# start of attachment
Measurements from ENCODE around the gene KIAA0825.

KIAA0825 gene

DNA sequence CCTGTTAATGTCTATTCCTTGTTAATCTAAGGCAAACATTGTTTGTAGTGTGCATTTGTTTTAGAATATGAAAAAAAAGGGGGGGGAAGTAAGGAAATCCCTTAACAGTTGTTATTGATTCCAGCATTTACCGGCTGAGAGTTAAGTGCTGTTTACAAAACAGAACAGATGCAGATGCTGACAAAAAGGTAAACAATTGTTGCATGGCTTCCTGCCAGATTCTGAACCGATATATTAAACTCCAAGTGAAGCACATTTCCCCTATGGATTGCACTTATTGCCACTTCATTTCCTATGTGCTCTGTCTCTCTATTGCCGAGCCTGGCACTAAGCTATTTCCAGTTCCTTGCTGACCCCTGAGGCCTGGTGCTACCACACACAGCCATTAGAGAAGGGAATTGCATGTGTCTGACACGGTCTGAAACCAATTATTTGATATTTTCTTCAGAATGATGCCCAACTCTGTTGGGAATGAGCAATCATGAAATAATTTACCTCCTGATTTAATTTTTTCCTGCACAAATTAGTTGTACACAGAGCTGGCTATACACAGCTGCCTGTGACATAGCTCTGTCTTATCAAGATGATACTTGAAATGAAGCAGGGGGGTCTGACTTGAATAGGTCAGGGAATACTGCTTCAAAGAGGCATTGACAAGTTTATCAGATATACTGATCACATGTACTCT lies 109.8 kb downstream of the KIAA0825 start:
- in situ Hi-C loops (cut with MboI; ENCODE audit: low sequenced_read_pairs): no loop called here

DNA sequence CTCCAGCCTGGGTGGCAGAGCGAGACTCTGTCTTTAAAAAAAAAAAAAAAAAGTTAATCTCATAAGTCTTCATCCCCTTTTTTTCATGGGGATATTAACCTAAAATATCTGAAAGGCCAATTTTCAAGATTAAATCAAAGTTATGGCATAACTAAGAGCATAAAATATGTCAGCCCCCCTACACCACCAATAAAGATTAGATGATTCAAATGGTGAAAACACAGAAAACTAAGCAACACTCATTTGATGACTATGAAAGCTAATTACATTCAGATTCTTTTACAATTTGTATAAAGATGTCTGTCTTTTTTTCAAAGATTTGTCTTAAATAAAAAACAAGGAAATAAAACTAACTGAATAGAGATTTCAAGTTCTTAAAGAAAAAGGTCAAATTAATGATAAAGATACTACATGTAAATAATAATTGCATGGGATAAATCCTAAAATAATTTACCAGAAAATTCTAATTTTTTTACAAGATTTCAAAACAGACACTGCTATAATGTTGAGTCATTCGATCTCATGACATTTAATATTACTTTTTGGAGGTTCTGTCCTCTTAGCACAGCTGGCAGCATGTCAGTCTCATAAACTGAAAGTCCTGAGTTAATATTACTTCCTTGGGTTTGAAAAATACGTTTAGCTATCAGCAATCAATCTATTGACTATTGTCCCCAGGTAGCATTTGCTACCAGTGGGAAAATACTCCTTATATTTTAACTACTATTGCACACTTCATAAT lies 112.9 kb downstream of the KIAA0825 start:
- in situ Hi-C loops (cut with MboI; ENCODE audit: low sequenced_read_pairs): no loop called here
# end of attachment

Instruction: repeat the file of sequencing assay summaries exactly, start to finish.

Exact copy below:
Measurements from ENCODE around the gene KIAA0825.

KIAA0825 gene

DNA sequence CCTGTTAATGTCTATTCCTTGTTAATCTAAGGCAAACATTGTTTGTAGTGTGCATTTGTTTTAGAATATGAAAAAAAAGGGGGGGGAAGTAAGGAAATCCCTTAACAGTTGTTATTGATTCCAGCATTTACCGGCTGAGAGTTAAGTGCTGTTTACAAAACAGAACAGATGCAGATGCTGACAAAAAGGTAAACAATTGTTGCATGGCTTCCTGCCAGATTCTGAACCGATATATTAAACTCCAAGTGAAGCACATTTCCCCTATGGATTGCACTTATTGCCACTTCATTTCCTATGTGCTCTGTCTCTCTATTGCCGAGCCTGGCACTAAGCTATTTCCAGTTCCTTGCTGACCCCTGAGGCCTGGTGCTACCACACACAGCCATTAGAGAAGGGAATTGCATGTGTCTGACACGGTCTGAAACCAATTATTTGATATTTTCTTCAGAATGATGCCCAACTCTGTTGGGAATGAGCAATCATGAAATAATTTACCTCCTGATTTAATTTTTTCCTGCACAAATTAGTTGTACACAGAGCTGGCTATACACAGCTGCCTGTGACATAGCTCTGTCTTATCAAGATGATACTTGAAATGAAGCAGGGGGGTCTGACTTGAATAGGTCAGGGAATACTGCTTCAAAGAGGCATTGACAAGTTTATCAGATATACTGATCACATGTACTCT lies 109.8 kb downstream of the KIAA0825 start:
- in situ Hi-C loops (cut with MboI; ENCODE audit: low sequenced_read_pairs): no loop called here

DNA sequence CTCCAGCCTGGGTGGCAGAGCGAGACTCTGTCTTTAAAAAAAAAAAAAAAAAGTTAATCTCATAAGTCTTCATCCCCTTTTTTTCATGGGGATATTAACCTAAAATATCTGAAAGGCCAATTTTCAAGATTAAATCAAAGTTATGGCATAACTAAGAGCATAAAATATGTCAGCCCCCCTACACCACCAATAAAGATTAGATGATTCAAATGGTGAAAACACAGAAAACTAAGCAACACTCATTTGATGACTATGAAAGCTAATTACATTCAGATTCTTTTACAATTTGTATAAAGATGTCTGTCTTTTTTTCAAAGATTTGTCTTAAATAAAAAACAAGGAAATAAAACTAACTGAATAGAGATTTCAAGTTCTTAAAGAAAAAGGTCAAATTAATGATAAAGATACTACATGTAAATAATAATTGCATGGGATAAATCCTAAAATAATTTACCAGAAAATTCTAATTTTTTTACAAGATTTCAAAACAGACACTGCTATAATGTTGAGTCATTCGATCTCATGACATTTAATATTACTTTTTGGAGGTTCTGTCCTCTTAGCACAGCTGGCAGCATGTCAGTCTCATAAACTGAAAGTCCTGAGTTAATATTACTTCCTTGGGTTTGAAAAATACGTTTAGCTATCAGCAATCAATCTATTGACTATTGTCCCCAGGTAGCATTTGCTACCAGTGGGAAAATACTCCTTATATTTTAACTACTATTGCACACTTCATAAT lies 112.9 kb downstream of the KIAA0825 start:
- in situ Hi-C loops (cut with MboI; ENCODE audit: low sequenced_read_pairs): no loop called here